Anyone who undertakes to make a new Star Wars movie has the difficult task of making something interesting and creative still feel like a Star Wars movie. If too much stays the same, the movie is stale. If too much is different, it no longer feels like Star Wars. Both sequels (episode VII and VIII) attempted to thread this needle, but in exactly the wrong way. Directors Abrams and Johnson get creative with what needs continuity, and rehash what needs to change.

One of the major reasons[1] many people consider Return of the Jedi to be inferior to the first two Star Wars films (despite cool elements like Boba Fett, Jabba the Hutt, and metal bikinis), was that it rehashed the plot of A New Hope by having the Rebels blow up another Death Star. The new sequels compounded this problem.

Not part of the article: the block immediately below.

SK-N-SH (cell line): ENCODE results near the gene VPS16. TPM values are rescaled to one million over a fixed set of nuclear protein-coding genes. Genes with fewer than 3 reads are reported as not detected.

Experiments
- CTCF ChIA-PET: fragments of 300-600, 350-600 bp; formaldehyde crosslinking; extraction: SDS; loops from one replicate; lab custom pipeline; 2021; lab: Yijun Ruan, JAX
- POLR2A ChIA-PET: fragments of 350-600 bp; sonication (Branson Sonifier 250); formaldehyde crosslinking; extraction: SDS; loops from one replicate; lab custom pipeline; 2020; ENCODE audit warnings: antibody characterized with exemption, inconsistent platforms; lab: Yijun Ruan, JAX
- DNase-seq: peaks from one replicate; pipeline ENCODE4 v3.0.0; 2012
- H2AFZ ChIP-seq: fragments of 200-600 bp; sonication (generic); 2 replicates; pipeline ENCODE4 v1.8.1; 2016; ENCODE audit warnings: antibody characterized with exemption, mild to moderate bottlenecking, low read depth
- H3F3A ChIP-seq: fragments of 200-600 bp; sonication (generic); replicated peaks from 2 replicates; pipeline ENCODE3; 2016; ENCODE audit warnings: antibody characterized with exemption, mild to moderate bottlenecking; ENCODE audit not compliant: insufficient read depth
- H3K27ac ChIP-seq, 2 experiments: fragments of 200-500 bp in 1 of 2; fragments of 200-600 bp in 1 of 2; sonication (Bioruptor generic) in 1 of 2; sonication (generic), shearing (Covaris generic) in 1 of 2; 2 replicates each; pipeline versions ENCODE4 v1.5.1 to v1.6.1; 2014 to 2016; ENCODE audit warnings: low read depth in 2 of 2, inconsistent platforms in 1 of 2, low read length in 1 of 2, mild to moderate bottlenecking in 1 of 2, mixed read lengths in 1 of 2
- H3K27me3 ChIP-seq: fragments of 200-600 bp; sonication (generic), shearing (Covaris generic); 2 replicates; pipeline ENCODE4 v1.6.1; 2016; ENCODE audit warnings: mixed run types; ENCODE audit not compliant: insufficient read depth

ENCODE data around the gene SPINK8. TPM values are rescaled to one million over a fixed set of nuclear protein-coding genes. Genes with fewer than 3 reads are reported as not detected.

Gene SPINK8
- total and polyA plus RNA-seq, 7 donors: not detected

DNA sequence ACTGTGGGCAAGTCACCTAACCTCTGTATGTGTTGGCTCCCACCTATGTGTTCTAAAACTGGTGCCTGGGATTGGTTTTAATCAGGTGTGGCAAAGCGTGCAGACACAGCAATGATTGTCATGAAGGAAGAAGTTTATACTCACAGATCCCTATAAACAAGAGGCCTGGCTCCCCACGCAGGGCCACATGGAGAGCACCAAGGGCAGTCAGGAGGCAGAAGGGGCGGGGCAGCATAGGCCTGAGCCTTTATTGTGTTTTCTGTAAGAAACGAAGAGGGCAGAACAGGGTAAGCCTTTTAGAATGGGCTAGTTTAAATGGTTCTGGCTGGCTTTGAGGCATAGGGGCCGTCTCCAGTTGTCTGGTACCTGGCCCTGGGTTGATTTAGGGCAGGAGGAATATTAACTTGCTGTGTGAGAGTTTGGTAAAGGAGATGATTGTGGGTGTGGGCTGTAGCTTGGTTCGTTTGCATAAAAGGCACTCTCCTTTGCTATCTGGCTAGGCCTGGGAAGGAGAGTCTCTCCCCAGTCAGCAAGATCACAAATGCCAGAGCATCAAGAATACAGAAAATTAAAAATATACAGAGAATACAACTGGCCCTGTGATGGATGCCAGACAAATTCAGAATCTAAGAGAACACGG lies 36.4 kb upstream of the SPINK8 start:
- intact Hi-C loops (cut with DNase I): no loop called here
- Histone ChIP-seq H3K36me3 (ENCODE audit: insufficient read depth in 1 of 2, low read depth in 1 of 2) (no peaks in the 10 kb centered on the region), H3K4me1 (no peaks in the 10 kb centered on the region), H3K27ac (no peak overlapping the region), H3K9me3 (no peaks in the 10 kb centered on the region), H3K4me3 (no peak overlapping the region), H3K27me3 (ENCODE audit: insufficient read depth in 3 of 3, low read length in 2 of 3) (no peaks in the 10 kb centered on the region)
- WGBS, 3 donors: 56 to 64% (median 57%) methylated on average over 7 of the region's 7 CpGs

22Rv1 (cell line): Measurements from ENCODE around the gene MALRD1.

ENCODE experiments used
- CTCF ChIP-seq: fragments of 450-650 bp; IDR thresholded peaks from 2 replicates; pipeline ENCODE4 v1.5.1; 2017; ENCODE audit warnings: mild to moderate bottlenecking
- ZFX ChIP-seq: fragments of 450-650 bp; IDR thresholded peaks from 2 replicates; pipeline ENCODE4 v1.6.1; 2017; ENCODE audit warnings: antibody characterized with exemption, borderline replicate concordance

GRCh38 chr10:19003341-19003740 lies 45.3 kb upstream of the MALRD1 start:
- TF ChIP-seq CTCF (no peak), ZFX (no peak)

In “The Force Awakens”, J. J. Abrams rehashed the plot of A New Hope yet again, complete with a new Tatooine (Jakku), a new Han (Poe Dameron), a new Empire (First Order), a new Emperor (Snoke), and a new Death Star (Starkiller Base). In The Last Jedi, Abrams and Rian Johnson rehashed much of the plot of The Empire Strikes Back: the Rebel Alliance (Resistance) stranded on ice planet Hoth (Crait), pursued by Star Destroyers, AT-ATs, and Vader (Kylo), while Luke Skywalker (Rey) heads to distant and trippy planet Degobah (Anch-To) to find Yoda (Luke) and be trained in the Force. This plot was in desperate need of some fresh new ideas. And, sadly, this is where creativity was most absent.

The directors instead chose to get creative in areas they should have left alone. They messed with the physics of the Star Wars universe, making bullets and bombs strangely affected by gravity, and having ships burst into open flames in space. They changed the mechanics and meaning of “the Force”, which I will talk more about below. And, worst of all, they irreparably marred the story-arcs of major characters. These are precisely the elements which should have been left alone for the sake of continuity.